PG&E’s Moss Landing Substation is getting a major upgrade.
Moss Landing’s 115kv impact building is in the midst of changing over to a new SMP scheme, and is one of the first subs in the PG&E system to shift over to this new setup.
IBEW 1245 member Bill Roberts is an electrician at Moss Landing, where he works primarily on wiring for the new system.
“This is a ground-up build, just like a new 115 yard,” Roberts told the Utility Reporter. “The new stuff is all solid steel bracings. But if you look over there [at the old setup], it’s all lattice work. The difference is night and day.”
“It’s a whole new updated version of the yard,” Subforeman A Reggie Encallado, a 40-year member of IBEW, confirmed. “It’s going to replace the old breakers down there.”
So what makes this new system an improvement over the old one?
“The logic controllers are different, and it enables better remote access,” Roberts explained. “This is a breaker-and-a-half scheme, so they can isolate things a lot more. It’s more reliable.”
The GC crew at Moss Landing has been working on the project for more than a year. They did encounter some delays at the beginning, due to some late deliveries from the outside engineering firm, as well as a weather-related setback.
“When we first started last year, there was a big storm. They were doing the foundation work at the time, and this whole place was like a lake,” Encallado said, referring to the hefty flooding caused by the heavy rains. “It was quite a mess, and they couldn’t do anything for a while.”
Eventually, the site dried up and they were able to move forward with the job. Despite the delays, the project is back on track and is scheduled to be completed by the end of July.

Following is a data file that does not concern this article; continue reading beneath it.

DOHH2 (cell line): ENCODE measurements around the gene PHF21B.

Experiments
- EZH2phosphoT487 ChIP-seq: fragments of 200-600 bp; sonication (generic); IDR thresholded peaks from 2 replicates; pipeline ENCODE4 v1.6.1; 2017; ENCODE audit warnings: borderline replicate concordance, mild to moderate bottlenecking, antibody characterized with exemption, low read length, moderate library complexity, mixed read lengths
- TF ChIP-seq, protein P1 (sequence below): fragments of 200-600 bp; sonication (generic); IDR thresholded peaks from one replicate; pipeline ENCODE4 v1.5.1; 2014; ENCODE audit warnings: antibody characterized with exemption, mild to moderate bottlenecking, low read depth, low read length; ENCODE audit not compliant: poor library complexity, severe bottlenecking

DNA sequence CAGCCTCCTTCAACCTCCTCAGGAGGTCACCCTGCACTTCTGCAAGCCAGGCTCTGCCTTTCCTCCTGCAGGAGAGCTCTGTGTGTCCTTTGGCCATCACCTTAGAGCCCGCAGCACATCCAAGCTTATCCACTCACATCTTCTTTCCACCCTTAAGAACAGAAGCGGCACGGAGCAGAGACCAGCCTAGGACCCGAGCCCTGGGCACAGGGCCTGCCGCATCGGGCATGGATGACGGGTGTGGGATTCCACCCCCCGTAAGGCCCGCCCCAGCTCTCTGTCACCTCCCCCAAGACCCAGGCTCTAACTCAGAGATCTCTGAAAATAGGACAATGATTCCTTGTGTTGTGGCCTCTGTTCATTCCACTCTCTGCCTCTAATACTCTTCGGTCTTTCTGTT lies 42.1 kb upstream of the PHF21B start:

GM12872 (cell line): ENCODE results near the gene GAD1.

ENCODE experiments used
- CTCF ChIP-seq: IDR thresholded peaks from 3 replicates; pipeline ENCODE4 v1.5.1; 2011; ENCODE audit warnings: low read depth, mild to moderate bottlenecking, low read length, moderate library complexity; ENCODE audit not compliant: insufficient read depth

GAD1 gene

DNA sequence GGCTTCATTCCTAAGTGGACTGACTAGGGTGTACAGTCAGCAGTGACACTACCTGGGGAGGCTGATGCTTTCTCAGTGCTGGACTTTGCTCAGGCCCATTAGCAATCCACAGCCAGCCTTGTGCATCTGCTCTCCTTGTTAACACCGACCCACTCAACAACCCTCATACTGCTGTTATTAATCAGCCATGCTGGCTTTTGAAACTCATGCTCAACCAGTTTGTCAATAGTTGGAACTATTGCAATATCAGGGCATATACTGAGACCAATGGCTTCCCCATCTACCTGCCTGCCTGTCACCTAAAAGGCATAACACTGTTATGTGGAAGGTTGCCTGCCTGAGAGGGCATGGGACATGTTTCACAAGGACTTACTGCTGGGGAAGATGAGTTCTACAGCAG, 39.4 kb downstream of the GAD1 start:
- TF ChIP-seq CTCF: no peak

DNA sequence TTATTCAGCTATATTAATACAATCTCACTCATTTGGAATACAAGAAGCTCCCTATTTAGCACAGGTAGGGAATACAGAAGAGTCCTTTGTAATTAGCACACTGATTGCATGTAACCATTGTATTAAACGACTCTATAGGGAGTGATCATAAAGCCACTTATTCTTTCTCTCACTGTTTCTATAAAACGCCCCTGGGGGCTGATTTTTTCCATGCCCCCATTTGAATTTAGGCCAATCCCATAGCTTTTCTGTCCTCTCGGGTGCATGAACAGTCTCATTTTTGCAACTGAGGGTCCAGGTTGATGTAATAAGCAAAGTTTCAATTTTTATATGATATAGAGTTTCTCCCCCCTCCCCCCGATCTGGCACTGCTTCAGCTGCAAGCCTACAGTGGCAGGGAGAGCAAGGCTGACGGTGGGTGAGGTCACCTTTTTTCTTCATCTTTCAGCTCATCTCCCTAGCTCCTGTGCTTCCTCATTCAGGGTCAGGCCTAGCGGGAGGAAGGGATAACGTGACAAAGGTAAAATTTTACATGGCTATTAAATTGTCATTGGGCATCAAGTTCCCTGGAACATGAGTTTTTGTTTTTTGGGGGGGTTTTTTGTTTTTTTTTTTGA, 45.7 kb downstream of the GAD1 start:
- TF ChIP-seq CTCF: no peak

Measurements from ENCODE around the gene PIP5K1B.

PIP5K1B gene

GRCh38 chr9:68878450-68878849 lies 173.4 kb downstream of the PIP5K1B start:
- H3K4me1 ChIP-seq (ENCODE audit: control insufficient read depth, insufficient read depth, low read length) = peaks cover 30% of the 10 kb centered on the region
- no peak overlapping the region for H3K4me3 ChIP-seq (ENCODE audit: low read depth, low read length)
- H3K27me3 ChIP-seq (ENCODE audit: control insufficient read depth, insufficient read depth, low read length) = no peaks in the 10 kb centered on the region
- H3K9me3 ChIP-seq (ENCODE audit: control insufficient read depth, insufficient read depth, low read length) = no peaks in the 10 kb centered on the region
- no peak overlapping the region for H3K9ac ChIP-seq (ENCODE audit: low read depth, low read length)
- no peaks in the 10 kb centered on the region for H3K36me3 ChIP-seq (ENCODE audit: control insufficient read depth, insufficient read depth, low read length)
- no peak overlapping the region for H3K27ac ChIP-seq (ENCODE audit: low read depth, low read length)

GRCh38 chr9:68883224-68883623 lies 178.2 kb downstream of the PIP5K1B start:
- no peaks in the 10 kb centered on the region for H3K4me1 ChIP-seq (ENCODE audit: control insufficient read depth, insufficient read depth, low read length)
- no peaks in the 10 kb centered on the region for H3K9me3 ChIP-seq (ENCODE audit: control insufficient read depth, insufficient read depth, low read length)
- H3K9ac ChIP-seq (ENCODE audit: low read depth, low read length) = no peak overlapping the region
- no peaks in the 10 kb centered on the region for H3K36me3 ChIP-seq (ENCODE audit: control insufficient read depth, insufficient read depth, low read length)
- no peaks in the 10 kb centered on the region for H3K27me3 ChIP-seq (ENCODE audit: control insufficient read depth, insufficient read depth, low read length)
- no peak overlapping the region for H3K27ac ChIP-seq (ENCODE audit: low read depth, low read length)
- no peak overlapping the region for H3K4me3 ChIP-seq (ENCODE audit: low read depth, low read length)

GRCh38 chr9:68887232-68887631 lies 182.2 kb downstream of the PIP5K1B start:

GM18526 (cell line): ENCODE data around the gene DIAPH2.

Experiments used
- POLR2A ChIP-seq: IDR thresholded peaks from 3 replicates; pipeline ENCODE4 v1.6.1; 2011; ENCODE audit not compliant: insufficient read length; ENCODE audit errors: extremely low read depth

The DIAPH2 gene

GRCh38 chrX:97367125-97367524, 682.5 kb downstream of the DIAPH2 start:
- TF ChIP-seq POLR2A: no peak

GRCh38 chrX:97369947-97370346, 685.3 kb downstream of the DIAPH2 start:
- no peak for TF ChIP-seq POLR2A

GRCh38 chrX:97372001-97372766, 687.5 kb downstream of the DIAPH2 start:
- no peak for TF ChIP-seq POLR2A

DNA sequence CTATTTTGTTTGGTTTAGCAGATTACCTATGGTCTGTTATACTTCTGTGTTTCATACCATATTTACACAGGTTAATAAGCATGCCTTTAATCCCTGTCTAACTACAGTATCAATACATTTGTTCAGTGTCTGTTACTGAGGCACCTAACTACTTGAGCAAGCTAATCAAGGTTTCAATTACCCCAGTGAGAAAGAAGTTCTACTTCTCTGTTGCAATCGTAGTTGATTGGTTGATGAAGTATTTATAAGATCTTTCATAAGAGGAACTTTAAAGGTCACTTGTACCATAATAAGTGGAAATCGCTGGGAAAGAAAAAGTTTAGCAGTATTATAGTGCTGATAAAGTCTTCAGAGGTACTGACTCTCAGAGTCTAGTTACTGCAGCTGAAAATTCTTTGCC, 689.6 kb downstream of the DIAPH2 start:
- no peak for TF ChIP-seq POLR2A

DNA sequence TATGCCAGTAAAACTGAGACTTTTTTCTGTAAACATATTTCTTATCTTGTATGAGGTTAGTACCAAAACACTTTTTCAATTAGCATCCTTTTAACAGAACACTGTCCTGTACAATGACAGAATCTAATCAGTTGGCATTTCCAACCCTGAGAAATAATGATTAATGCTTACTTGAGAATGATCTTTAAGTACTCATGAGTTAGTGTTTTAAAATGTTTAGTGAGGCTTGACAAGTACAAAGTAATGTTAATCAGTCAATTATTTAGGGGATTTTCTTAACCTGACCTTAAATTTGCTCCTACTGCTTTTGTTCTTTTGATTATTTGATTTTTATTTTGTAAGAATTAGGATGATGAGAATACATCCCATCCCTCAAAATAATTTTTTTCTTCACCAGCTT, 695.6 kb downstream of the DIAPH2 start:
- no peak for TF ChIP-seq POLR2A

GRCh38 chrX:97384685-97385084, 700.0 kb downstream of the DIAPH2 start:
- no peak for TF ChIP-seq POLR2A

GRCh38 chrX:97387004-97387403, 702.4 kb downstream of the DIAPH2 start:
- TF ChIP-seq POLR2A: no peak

“Our pre-work here is to get all the new structures and switches built, so eventually all the lines coming in to the old section will be rolled over to this new section,” said Encallado. “We’re about 90% done with the outdoor construction, but only 25% done with the wiring. That’s why I’ve got everybody wiring right now.”
Encallado has over four decades with the company, and he’s seen a lot of different changes over his lengthy tenure, from new equipment and procedures to a noticeable shift in the way that the workers are treated.
“Before, if there was work 500 miles from here, they didn’t care where you lived or who you were, they would send you over,” he recalled. “Nowadays they try and keep everyone close to home, which keeps them happy.”
Roberts appreciates the fact that the union empowers the workers to collectively advocate for themselves.
“Without a unified voice, we could lose our foothold and our livelihood at the drop of a hat,” he said. “But with one voice, we’re more powerful.”
Photos by John Storey